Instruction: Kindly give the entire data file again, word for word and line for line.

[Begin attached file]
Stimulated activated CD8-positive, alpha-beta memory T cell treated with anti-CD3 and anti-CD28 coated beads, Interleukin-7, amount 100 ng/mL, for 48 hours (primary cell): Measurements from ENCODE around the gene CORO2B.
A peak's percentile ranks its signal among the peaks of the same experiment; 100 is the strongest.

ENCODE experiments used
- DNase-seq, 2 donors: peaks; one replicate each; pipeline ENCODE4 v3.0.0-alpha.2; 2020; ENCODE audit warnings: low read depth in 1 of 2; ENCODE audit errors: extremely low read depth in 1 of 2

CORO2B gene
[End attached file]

Stimulated activated CD8-positive, alpha-beta memory T cell treated with anti-CD3 and anti-CD28 coated beads, Interleukin-7, amount 100 ng/mL, for 48 hours (primary cell): Measurements from ENCODE around the gene CORO2B.
A peak's percentile ranks its signal among the peaks of the same experiment; 100 is the strongest.

ENCODE experiments used
- DNase-seq, 2 donors: peaks; one replicate each; pipeline ENCODE4 v3.0.0-alpha.2; 2020; ENCODE audit warnings: low read depth in 1 of 2; ENCODE audit errors: extremely low read depth in 1 of 2

CORO2B gene